In addition to this, China has signed off a Free Trade Agreement with the Eurasian Economic Union. It isn’t effective at present as applicable tariff rate reductions and eliminations are still being negotiated. However the process is well underway, and a deal is likely to be announced within the next 12-24 months.  When that happens, China-EAEU bilateral trade will boom – creating a major boost along the Eurasian land bridge and trade from China to the borders of the European Union. Savvy Chinese, Russian and some EU businesses have already begun investing in facilities along these routes, including the recent announcement of a new Chinese Special Economic Zone being established in Vitebsk, Belarus. While the significance of this may escape many, it should be noted that Vitebsk in well connected to Moscow as well as to the European Union and borders with Poland, Latvia and Lithuania – all entry points to the EU.

China and Russia have also been developing Free Trade Zones near each others borders in addition to establishing a number of billion dollar investment funds to promote bilateral trade. These extend from Russia’s Far East to China’s Guangdong Province.

The annual BRICS summit recently concluded in Brazil, where the leaders of the host country as well as China, India, Russia and South Africa all agreed on the need to develop trade. China’s total trade volume with the BRICS nations is currently about US$310 billion. Developing that further will potentially mean the introduction of Free Trade deals between them. There are some practical and political difficulties with this, however I discussed the potential for trade development between China and Brazil here, between China and South Africa here and China and Russia’s developing trade here The BRICS grouping is a key one to watch – they are projected by the World Bank to account for over 50% of global GDP by 2030.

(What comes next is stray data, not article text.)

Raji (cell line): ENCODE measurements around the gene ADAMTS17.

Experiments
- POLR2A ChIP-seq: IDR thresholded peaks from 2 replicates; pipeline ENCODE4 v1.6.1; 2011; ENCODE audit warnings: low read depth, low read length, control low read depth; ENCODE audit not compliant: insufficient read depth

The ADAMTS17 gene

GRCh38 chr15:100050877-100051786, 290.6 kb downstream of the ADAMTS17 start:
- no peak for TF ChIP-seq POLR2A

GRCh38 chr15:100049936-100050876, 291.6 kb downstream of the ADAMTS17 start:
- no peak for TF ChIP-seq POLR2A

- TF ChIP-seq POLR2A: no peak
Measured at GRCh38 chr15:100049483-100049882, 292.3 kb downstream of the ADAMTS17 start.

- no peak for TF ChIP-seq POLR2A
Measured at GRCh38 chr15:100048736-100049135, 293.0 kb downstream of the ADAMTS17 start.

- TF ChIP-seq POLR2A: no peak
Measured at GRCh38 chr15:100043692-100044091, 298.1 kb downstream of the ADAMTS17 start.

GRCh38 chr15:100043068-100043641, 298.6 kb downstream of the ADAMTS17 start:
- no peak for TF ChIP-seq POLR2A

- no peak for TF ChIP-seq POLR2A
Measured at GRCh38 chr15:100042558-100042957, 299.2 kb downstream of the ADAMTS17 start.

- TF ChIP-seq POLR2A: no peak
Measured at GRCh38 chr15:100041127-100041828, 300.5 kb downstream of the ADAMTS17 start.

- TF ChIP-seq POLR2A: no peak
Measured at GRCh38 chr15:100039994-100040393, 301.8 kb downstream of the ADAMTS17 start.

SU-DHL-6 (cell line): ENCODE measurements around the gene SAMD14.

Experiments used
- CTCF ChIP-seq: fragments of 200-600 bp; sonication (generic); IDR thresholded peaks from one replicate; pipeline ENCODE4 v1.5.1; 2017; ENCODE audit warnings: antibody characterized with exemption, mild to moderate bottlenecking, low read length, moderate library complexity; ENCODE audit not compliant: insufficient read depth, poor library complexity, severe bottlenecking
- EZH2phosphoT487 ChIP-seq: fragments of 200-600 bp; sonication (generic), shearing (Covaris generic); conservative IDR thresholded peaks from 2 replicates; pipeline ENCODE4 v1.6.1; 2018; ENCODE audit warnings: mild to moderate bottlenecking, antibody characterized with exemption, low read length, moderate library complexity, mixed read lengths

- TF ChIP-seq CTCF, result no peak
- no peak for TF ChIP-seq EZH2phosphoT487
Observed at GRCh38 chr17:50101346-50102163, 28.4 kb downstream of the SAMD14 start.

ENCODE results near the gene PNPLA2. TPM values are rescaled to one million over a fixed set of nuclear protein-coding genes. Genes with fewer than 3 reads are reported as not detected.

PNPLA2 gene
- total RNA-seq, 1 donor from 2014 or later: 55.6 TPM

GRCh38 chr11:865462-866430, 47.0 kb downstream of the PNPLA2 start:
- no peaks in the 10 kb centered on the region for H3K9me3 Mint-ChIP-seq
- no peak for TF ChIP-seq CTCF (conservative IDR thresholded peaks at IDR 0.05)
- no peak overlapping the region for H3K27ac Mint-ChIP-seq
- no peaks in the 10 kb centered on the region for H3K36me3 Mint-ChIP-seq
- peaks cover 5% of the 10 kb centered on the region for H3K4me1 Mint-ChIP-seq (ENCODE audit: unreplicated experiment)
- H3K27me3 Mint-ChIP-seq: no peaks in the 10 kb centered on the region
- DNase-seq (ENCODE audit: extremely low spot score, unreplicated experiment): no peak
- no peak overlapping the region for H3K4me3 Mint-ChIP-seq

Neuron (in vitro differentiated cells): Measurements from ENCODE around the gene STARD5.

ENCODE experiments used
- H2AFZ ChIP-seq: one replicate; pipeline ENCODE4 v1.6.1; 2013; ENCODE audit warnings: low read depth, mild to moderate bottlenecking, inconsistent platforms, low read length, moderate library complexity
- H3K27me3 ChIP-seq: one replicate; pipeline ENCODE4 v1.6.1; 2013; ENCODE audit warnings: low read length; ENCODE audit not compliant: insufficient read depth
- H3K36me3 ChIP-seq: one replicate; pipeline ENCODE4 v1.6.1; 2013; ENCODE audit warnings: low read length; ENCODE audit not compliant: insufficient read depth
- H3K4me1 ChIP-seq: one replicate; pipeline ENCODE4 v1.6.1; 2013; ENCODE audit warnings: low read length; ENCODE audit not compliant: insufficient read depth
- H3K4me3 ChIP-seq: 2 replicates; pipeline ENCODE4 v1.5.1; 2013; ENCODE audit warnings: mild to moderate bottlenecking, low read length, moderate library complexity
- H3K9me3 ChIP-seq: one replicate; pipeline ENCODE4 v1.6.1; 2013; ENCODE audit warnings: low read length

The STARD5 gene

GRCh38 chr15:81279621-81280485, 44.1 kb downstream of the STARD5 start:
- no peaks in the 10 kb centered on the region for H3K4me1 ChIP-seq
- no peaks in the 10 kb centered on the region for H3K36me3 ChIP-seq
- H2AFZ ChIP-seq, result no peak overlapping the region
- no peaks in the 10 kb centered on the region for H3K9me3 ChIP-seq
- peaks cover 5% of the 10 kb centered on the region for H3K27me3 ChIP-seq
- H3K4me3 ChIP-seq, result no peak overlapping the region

China’s trade with the ASEAN bloc has grown at over 10% this year and is poised to hit about US$576 billion – more than China’s bilateral trade with the United States. This has been accelerated by amendments to the ASEAN-China Free Trade Agreement earlier this year, which have simplifying the rules for trade of goods, services, and investments in the ASEAN-China trade corridor. This growth can be expected to continue.

China has been very busy developing commercial infrastructure in Africa, and was instrumental in seeing the African Continental Free Trade Agreement (AfCFTA) come into effect earlier this year. That is abolishing 90% of all tariffs on intra-African cross border trade over the next five years, a major boost for businesses based in a specific location in Africa but sourcing from across the continent. Who has been developing Free Trade and Special Economic Zones throughout Africa? Chinese companies. China-Africa Investment Funds have also been created to develop trade further, currently standing at just over US$100 billion per annum. Many analysts predict a large growth in that figure over coming years.

Belt & Road Initiative 
The World Bank estimates some $575 billion worth of energy plants, railways, roads, ports and other projects have been built by China, or are in progress along the Belt & Road routes. Trade data appears to suggest that in 2019, this realized China trade volumes worth about US$117 billion. The World Bank also estimates that the BRI could reduce transportation times on many corridors by 12 percent, increase trade between 2.7 percent and 9.7 percent, increase income by up to 3.4 percent, and lift 7.6 million people from poverty. If the figures quoted are correct, it appears that China is reckoning on a basic infrastructure RoI of between 4 to 5 years in trade development. Research & Markets, the worlds largest trade research platform, estimate that BRI trade with China will reach US$3 trillion by 2030 – just a decade away. In comparison, the total US global trade in 2018 was about US$5.6 trillion.